The view from down here
Open letter to parents of loud-ass children
May 26, 2008
Children should be seen and not heard.
Remember that? Nobody says it anymore. That's because the rules have changed. It used to be that eating out at a restaurant was such a rare, exclusive thing that to bring a baby would be as unheard of as sitting down to dine next to a rhinoceros.
But we all eat out more. Our lifestyles are changing, and families spend more money per table per hour than my wife and I do. I get that.
But where is the line? How much child noise is acceptable these days? It's somewhere between sleeping quietly and screaming non-stop, but is there even a thought these days about when child noise in public crosses a line? And what should be done about it if you won't quite your children?
We had lunch today in a near empty restaurant. For some unknown, unknowable reason, we were seated next to small family with an infant. Empty booths everywhere, but we're right next to the Swiss Family Bothersom. We had the occasional two to three minute span of quite, but for the rest of it was crying, fussing, whimpering - constant baby noise.
I know that when you are at home listening to your precious ones scream all day, that a bit of whimpering and crying before bottle time is practically invisible to you, but when I'm trying to have an adult conversation three feet away it's intrusive and an abuse of my tolerance.
When they start screaming, fussing, crying, and you just sit there and ignore it, or tell it unsuccessfully to hush, you're abusing not only my patience and my ears, but you are abusing and taking advantage of civilized society.
Tell me, if your child is screaming in my ear, why should I not turn around and scream back at you, "Shut that god damned thing up!" The answer is that I'm old enough to know better. I'm an adult and I know it's wrong to cause a disturbance like that.
Well you are also an adult, and you should not have to be told that we don't give a damn about your family planning decisions, and we should not have to put up with the fact that you're too inconsiderate to get a baby-sitter, stay home, or leave the baby in the car next to your yipping dog that barks at every person and falling leaf in sight.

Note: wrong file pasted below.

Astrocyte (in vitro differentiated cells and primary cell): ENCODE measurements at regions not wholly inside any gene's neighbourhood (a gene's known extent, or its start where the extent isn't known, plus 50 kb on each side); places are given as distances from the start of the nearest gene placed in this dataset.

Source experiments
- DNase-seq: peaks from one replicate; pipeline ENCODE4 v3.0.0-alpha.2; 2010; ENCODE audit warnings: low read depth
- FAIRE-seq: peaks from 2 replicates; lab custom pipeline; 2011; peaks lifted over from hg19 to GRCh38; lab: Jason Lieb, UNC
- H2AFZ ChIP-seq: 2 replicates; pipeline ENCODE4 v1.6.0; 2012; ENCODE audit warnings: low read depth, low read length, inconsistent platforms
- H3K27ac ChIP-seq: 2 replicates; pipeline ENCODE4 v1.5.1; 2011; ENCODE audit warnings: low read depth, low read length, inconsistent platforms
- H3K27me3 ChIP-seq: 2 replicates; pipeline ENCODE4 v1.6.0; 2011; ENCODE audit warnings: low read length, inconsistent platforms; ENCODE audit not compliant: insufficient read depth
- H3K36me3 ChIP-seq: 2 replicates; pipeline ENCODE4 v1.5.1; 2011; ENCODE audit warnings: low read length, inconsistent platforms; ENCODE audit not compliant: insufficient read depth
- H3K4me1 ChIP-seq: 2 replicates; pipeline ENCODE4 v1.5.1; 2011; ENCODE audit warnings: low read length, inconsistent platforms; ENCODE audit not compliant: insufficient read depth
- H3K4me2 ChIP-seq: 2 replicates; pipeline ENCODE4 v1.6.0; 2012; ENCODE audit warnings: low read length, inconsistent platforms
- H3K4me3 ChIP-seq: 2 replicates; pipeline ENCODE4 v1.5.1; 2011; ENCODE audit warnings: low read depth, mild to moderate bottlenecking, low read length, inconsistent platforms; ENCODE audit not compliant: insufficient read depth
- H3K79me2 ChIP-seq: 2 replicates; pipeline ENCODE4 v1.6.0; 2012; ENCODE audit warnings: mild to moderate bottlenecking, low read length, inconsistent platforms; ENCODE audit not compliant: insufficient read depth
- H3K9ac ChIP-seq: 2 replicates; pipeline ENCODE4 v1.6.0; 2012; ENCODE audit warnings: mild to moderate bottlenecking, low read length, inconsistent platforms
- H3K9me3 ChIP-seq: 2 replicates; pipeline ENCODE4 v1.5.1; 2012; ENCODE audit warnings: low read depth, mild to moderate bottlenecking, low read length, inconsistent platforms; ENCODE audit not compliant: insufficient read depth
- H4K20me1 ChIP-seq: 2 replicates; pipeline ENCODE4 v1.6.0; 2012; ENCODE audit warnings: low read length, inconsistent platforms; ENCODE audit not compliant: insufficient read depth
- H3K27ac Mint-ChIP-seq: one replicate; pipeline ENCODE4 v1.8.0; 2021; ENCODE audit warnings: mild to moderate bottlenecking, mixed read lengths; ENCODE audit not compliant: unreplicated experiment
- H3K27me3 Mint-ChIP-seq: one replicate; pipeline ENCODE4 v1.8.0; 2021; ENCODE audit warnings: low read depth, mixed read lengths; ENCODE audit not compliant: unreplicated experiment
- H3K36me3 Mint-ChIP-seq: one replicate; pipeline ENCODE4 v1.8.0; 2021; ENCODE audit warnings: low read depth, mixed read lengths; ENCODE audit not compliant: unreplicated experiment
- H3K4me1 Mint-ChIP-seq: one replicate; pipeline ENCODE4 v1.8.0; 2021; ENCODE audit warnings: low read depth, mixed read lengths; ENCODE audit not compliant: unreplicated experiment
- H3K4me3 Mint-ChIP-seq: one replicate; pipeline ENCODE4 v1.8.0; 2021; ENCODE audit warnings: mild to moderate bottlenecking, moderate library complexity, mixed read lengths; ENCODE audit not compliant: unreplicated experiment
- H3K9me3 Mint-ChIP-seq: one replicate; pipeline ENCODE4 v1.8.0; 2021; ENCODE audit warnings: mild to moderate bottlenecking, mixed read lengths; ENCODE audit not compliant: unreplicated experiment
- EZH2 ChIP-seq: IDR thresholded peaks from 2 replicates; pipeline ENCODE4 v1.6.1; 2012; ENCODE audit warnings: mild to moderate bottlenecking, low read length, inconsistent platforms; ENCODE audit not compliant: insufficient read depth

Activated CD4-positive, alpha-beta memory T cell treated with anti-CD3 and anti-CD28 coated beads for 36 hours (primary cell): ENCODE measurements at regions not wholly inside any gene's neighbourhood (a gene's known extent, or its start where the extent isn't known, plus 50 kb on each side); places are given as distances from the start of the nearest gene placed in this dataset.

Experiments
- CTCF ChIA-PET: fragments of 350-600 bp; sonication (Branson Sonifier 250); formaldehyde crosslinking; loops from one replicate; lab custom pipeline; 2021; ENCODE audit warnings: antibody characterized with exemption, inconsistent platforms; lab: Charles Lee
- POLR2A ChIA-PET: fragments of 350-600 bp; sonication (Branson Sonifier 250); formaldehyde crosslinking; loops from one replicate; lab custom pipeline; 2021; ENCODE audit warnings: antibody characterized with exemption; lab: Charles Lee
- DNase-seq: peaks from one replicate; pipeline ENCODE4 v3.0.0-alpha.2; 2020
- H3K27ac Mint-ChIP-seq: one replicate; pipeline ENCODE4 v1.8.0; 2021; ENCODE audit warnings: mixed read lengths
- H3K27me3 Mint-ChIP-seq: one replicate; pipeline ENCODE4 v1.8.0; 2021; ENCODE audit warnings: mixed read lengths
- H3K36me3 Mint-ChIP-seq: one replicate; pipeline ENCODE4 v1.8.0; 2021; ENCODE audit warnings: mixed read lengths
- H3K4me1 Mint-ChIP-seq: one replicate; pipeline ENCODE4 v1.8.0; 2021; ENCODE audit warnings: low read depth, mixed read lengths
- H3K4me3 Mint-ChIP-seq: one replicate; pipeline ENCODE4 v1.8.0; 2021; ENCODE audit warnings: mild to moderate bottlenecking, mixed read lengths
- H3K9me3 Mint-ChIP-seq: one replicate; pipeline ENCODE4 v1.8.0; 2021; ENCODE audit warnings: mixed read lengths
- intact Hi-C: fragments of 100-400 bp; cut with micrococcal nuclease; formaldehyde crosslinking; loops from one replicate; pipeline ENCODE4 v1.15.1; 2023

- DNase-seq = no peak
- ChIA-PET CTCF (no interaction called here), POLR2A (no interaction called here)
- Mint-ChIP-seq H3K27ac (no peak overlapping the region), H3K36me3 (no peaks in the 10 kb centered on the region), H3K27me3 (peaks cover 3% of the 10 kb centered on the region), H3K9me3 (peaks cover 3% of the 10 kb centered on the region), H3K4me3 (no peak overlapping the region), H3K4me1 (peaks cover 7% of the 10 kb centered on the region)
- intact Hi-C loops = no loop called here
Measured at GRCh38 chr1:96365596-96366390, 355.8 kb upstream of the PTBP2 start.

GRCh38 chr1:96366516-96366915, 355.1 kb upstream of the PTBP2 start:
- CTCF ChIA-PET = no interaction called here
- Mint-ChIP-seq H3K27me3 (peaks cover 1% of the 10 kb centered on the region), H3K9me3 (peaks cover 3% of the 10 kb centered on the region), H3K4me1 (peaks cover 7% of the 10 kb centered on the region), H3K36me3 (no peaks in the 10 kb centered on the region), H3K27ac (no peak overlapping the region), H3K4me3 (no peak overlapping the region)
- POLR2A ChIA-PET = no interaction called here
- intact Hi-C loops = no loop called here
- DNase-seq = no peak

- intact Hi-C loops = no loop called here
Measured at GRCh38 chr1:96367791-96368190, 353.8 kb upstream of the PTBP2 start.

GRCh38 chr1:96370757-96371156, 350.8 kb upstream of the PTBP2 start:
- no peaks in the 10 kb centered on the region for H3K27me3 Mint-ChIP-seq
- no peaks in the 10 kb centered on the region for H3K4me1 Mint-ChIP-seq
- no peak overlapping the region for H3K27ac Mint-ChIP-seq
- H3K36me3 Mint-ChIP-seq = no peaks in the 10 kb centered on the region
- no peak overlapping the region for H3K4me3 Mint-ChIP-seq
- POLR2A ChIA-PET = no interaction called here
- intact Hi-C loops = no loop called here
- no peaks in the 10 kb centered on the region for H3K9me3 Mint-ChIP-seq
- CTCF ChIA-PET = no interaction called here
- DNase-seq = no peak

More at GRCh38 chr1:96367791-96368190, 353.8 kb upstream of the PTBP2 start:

When did it become acceptable to let your braying bohemian brats spoil everyone's space around you, but to comment on it, to suggest that you cork the damn thing somehow, is to be the rude one?
Where's the line? How much of your noise pollution should I be expected to tolerate? How many times am I supposed to listen to you tell the ill mannered man child, "Shh honey," before its okay for me to lean over an tell you, "Listen you boneheaded broad, that's not working, and the screaming hasn't stopped." Or is the new rule that there is no limit, and you get to inflict any level of disturbance because you decided to breed?
But maybe you are beyond hope. If you are too wrapped up in baby to know what a nuisance you are, maybe the waitress, or manager, or usher, or librarian needs to start reminding you to shut the hell up or get the hell out.
Your baby is not above the rules, and some of us are getting sick and tired of anything goes. We'll tolerate a little fussing, or maybe the occasional outburst, but only if we see you get up and take it away, but we're getting tired of being forced to sit in your transplanted living room, listening to your loud-ass kids.
Be offended all you want, but if you don't know right from wrong, someone's going to tell you, and it might be me. Neither of wants that, so here's some ideas:
There is still a line, even if we are letting you cross it. But do us all a favor and see the line before we have to make an issue of it.
Copyright 2008 Daniel LaFavers